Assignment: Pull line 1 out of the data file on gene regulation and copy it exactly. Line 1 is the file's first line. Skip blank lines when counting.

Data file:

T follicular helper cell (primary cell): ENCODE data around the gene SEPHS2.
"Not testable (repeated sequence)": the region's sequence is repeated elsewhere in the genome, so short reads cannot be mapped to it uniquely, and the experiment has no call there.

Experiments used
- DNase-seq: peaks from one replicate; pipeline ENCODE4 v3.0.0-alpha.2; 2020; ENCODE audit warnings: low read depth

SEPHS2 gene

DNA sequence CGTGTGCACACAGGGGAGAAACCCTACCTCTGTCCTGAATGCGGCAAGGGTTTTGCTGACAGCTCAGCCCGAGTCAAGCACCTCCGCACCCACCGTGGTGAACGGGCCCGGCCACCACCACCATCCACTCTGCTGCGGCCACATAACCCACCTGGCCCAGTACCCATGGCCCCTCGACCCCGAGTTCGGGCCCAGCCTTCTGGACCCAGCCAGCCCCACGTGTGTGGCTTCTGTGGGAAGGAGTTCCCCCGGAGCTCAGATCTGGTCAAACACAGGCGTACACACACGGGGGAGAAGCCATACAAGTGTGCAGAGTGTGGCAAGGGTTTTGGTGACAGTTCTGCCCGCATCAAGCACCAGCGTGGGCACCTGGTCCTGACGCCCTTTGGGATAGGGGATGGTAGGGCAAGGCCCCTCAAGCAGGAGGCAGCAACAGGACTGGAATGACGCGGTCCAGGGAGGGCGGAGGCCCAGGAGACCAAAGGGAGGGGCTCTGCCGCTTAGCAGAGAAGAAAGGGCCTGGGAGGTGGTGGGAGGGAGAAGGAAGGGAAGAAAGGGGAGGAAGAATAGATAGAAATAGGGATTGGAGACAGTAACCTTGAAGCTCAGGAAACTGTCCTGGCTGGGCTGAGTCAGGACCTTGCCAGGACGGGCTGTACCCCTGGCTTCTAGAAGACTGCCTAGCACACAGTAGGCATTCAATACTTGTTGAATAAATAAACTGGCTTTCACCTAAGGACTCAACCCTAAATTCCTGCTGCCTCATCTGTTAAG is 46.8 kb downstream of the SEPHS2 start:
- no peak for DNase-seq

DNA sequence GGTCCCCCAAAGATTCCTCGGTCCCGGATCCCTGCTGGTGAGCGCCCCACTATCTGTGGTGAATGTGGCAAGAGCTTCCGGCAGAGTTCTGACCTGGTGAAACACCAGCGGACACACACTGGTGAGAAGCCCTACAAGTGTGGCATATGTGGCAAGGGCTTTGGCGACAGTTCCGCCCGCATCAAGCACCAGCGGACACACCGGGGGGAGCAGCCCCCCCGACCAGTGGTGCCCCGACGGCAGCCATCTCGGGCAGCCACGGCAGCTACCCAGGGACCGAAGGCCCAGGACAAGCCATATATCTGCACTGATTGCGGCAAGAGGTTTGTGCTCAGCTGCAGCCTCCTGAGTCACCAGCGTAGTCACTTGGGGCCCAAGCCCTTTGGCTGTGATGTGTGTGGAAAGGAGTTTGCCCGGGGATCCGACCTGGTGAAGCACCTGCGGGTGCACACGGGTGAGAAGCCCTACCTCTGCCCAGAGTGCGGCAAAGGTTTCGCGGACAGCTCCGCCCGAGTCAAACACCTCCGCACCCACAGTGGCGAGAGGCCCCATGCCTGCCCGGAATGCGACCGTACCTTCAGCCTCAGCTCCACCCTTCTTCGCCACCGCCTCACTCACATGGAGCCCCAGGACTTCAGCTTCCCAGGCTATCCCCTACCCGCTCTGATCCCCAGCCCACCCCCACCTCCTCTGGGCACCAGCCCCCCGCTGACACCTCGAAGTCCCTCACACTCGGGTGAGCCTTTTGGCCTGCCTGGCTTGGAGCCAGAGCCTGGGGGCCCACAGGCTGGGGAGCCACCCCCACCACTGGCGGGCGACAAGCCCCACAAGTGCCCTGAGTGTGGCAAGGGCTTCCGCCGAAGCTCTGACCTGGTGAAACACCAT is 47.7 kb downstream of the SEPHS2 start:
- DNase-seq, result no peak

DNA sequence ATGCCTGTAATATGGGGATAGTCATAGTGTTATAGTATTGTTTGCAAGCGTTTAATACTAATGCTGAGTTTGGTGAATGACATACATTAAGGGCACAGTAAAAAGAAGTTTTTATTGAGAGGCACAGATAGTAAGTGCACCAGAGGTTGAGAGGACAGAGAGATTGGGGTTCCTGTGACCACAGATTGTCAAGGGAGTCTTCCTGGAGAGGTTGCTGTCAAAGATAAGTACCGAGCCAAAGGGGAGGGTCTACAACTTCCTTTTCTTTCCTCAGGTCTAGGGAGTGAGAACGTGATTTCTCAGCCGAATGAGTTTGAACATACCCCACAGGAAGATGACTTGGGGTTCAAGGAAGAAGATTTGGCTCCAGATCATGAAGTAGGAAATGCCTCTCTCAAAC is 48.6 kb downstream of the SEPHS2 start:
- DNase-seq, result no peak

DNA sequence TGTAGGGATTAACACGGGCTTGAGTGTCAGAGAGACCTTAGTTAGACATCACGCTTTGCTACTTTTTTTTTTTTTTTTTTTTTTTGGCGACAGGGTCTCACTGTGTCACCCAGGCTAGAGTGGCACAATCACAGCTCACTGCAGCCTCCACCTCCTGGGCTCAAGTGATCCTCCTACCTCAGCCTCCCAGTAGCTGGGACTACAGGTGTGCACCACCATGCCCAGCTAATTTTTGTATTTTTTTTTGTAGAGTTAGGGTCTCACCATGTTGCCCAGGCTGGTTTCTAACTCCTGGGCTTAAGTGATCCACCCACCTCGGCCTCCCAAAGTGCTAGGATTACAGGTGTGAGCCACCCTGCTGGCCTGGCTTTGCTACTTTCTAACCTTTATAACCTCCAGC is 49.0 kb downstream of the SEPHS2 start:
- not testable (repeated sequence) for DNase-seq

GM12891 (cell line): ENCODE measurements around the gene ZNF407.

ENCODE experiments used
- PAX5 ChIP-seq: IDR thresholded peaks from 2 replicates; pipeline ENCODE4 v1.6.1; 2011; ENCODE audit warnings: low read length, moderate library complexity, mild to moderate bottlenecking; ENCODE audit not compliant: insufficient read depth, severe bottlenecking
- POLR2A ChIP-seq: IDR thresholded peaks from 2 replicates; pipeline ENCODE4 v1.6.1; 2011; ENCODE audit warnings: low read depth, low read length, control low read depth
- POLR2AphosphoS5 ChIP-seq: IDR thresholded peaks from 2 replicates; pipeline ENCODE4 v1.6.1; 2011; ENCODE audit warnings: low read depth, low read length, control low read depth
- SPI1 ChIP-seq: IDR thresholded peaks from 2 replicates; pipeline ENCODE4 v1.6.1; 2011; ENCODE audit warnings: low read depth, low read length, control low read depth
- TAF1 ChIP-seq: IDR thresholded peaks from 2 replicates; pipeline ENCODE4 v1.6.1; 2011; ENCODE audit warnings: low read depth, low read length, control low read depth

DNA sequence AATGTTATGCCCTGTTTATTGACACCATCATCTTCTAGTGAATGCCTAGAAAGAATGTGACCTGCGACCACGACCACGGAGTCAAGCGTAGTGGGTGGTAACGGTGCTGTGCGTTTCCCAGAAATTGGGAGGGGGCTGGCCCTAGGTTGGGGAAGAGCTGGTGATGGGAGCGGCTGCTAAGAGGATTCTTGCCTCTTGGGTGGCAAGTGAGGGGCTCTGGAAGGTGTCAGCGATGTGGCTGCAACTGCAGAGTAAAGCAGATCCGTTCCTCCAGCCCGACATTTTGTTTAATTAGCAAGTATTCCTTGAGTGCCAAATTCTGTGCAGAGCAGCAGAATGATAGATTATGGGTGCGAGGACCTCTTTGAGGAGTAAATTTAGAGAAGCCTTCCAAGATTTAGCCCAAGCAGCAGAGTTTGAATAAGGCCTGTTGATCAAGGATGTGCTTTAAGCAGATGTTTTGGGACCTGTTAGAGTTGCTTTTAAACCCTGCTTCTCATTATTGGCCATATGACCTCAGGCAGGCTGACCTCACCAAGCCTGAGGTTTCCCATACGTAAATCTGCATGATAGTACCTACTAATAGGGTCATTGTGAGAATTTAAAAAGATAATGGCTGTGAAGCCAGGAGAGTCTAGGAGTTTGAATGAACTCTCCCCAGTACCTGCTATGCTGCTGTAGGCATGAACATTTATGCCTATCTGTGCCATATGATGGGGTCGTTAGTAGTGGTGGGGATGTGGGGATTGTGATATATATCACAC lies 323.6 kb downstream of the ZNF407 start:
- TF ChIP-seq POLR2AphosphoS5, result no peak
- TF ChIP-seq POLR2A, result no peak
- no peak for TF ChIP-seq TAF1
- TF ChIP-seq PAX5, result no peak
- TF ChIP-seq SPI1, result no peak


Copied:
T follicular helper cell (primary cell): ENCODE data around the gene SEPHS2.